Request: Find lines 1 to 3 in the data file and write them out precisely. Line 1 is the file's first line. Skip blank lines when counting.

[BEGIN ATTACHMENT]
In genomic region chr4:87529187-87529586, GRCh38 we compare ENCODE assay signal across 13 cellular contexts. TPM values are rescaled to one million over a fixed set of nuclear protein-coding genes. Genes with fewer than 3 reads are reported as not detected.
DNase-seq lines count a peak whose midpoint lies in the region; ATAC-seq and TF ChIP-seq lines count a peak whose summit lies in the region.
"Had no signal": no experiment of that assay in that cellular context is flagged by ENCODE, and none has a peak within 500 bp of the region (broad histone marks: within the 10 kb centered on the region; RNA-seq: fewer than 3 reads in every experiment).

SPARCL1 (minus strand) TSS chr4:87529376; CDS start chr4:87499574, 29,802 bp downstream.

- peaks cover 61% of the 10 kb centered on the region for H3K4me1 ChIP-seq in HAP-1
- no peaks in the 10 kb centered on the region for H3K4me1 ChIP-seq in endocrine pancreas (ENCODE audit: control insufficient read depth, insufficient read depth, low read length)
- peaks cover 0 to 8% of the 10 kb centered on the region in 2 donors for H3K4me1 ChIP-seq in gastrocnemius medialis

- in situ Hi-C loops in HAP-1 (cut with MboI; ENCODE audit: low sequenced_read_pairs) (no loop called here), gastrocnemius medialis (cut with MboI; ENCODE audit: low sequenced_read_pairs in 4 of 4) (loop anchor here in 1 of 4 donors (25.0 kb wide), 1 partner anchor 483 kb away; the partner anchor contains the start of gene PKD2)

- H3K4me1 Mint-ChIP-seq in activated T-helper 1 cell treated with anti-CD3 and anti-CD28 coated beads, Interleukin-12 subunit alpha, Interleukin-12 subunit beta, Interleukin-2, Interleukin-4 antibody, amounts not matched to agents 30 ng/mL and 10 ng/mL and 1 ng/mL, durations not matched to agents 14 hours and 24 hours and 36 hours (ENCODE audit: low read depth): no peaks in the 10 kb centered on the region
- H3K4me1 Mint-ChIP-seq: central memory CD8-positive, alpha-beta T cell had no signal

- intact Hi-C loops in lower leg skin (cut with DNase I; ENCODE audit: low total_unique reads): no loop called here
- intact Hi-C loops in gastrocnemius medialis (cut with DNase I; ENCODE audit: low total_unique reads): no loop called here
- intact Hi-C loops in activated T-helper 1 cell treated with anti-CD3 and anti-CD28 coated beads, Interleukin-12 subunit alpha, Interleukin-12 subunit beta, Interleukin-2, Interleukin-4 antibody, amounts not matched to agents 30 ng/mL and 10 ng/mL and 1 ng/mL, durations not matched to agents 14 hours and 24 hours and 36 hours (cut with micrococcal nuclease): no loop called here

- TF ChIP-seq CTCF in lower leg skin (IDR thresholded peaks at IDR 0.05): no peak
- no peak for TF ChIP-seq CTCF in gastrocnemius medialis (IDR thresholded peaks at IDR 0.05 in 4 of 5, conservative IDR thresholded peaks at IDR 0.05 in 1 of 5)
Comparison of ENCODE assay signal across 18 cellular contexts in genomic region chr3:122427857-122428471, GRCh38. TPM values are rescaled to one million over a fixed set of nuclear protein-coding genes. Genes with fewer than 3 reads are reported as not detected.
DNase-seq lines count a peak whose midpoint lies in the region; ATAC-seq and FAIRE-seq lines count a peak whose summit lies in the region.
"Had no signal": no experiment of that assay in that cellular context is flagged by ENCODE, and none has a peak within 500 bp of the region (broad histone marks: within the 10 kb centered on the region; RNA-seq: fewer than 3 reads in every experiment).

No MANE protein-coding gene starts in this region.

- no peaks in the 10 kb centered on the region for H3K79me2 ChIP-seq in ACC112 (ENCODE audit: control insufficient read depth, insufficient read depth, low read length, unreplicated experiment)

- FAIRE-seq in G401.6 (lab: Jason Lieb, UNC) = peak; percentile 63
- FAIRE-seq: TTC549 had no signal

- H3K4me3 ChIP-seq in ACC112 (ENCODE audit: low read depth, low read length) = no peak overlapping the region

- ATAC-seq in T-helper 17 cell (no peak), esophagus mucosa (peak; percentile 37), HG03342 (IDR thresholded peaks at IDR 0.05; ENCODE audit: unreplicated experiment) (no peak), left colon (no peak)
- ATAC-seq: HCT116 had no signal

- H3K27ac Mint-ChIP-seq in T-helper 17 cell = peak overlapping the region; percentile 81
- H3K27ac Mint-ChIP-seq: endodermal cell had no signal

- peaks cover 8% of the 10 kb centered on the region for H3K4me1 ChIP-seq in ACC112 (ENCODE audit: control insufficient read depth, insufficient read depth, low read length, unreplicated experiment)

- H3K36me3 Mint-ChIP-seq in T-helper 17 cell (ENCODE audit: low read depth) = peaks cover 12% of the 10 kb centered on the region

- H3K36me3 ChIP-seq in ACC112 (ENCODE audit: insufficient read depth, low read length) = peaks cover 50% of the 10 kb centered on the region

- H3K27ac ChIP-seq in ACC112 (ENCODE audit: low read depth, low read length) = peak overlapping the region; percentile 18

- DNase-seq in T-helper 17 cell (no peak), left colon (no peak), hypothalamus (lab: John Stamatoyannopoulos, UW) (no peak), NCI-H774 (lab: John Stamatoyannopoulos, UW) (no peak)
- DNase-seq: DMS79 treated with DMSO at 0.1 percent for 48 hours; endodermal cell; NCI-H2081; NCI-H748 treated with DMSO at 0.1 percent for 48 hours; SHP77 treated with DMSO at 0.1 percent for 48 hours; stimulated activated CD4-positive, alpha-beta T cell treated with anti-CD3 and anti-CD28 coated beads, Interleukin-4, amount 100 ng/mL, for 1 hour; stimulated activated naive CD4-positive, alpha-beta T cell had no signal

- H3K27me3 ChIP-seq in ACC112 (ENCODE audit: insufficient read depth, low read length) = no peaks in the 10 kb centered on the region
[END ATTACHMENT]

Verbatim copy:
In genomic region chr4:87529187-87529586, GRCh38 we compare ENCODE assay signal across 13 cellular contexts. TPM values are rescaled to one million over a fixed set of nuclear protein-coding genes. Genes with fewer than 3 reads are reported as not detected.
DNase-seq lines count a peak whose midpoint lies in the region; ATAC-seq and TF ChIP-seq lines count a peak whose summit lies in the region.
"Had no signal": no experiment of that assay in that cellular context is flagged by ENCODE, and none has a peak within 500 bp of the region (broad histone marks: within the 10 kb centered on the region; RNA-seq: fewer than 3 reads in every experiment).